The recent decision by the Philadelphia School Reform Commission (SRC) to unilaterally suspend the public school teachers' contract, unannounced, is a local issue with national implications. It speaks to a leadership vacuum, warped priorities, and a willingness to feed the prisons and allow the schools to starve.
The SRC -- a five-member board, with three members appointed by the governor and the remaining two by the mayor of Philadelphia -- runs the underfunded school system. And in the absence of an elected school board, the SRC represents an undemocratic, neocolonial structure in which Philly parents -- majority black and brown and disproportionately low-income, with an increasing number of white urbanites -- do not have control over their children's educational destiny.
At issue was the decision by the SRC to dismantle the Philadelphia Federation of Teachers (PFT) Health and Welfare Fund, placing control over teachers' benefits out of the hands of the teachers union and forcing union members to contribute 10 to 13 percent of their healthcare insurance. But the implications are far greater than the mere issue of teachers' health plans.
The City of Brotherly Love has been an incubator for the school reform movement, a bipartisan enterprise embraced by Tea Party Republicans and corporate Democrats alike. This movement, through its embrace of school vouchers and charter schools, would privatize public education and commodify the learning of our children. Reform has led to the hollowing out of the public school system in Philadelphia and other cities, and the dismantling of the teachers' unions. As Daniel Denvir notes in his recent report in The Nation magazine, charter schools -- many of which are underperforming -- cost the school district as much as $7,000 per pupil in lost revenue.
In 2011, Pennsylvania Governor Tom Corbett rode into the state house in Harrisburg bringing massive cuts to public education -- including $860 million in his first budget--while pushing through over $1 billion in corporate tax cuts since taking office. Moreover, Corbett has refused to support a tax on the extraction of natural gas from the Marcellus Shale, which could eventually bring the state up to $1.4 billion in additional annual revenue.
Philly was badly hit by the state cuts, and shuttered 23 schools and laid off 3,783 employees as a result. School districts across the state were impacted as well.
And yet, there is always money for new prisons in the Keystone state. While Pennsylvania -- as ground zero of the education reform movement -- is exhibiting poor leadership in education, it does much of the same with mass incarceration.
As New York is closing prisons, and California is forced by the federal courts to release thousands of prisoners, Pennsylvania is building more facilities. The Keystone state constructed 20 new prisons in 35 years, including a new $200 million prison in Centre County in 2013, and a $400 million, two-prison complex under construction in Montgomery County, outside of Philadelphia. At over $2 billion, corrections is the third largest item in the Pennsylvania state budget.
Pennsylvania invented the penitentiary and solitary confinement, so it is no stranger to prison injustice and abuse. Over 60 percent of prisoners are of color, in a state that is over 83 percent white. Pennsylvania ranks second only to Florida in the number of inmates serving life without parole, and yet its murder rate is lower than that of 15 other states. And the U.S. Department of Justice cited the Pennsylvania Department of Corrections for its placement of mentally and intellectually disabled prisoners in solitary confinement, characterizing it as "dehumanizing and cruel" and a violation the U.S. Constitution and the Americans with Disabilities Act.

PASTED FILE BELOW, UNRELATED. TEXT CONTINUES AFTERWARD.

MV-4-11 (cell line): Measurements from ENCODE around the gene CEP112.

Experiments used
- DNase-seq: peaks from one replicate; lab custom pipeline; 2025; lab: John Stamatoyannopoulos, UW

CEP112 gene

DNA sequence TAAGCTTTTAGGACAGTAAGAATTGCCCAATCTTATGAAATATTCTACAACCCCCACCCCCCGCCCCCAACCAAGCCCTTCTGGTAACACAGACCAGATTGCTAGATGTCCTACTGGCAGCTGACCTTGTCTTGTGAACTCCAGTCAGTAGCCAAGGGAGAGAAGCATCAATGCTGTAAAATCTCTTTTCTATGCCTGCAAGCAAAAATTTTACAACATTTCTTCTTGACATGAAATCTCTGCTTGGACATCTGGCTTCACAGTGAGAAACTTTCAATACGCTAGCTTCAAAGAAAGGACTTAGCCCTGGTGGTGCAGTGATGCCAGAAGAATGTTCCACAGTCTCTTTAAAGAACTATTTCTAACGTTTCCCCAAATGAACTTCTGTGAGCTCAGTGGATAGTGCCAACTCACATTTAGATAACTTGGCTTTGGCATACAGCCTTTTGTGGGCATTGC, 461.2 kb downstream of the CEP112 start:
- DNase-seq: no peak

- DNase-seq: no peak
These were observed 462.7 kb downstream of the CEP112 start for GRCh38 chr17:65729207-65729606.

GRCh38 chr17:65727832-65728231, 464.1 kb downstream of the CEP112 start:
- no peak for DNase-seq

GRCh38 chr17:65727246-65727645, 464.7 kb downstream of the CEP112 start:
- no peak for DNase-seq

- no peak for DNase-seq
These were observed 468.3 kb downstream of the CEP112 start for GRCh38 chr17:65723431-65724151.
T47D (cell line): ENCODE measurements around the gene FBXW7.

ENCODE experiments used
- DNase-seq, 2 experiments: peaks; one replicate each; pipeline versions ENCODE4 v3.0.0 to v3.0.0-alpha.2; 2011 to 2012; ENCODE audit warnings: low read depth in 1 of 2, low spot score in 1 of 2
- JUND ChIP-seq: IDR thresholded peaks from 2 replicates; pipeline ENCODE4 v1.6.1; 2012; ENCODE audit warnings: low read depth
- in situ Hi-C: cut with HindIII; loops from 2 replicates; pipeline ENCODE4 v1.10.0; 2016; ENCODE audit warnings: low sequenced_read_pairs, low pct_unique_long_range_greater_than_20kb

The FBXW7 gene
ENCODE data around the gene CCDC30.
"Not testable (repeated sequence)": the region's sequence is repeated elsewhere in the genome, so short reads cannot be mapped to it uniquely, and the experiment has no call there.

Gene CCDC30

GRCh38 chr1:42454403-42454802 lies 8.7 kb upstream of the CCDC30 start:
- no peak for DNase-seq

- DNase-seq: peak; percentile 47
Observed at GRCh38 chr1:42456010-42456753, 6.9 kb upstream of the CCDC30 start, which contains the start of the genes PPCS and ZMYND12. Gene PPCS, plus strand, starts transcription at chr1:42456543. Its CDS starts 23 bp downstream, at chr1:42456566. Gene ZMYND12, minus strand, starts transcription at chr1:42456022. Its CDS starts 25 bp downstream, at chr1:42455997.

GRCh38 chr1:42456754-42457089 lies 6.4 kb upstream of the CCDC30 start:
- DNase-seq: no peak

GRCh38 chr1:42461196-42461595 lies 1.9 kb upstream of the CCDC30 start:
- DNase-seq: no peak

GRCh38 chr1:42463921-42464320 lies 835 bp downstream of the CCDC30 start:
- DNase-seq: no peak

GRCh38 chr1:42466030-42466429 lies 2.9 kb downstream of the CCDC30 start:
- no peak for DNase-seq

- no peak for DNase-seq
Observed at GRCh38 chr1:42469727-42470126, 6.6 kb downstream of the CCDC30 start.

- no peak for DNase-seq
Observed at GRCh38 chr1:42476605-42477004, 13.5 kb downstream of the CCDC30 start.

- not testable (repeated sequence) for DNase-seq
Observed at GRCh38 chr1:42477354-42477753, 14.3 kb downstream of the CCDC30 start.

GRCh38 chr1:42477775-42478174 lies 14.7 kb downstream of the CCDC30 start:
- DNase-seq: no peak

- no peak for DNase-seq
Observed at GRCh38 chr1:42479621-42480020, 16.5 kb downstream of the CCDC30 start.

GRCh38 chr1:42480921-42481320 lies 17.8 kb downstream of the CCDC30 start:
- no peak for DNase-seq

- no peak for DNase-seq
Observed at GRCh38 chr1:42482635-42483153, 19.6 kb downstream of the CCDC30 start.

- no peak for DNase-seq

Meanwhile, Philadelphia supplies Pennsylvania with nearly a quarter of the state's inmates and half of its death row. One of these prisoners, Jimmy Dennis, has been on Pennsylvania's death row for 22 years. Last year, citing a "grave miscarriage of justice" by the Commonwealth, a federal judge ruled Dennis was wrongfully convicted of murder, amid prosecutorial and police misconduct and questionable evidence, and ordered him released or retried. District Attorney Seth Williams appealed the judge's decision, calling it "outrageous and wrong" and "profoundly illegal."
Mumia Abu-Jamal -- who was sent to death row for the 1981 killing of Philly police officer Daniel Faulkner, and is now serving a life sentence -- is perhaps America's most potent symbol of abuse in the criminal justice system. Mumia was convicted amid allegations of evidence tampering and witness intimidation, and a trial judge who was overheard promising to "help them fry the n***er." And Abu-Jamal is the bogeyman, the kryptonite of the Philadelphia establishment because his troubling case will not allow this city to forget its long history of corruption, police brutality, and racism against black men.
When it was announced that Abu-Jamal was selected to give the commencement address at Goddard College in Vermont, the police protested while lawmakers responded with selective outrage -- and legislation. A patently unconstitutional bill would allow the victim of a personal injury crime or the district attorney to sue an offender "for conduct which perpetuates the continuing effect of the crime on the victim," essentially removing a convicted person's right to speak if the victim wishes it.
The crisis with the Philadelphia public schools speaks to the dearth of effective political leadership, and the lack of will to seek justice and serve the interests of children. Misplaced priorities and a profit motive are starving the schools, in the midst of the state's impressive prison expansion. And those children who are failed by Pennsylvania's educational institutions will be welcomed with open arms to its penal institutions.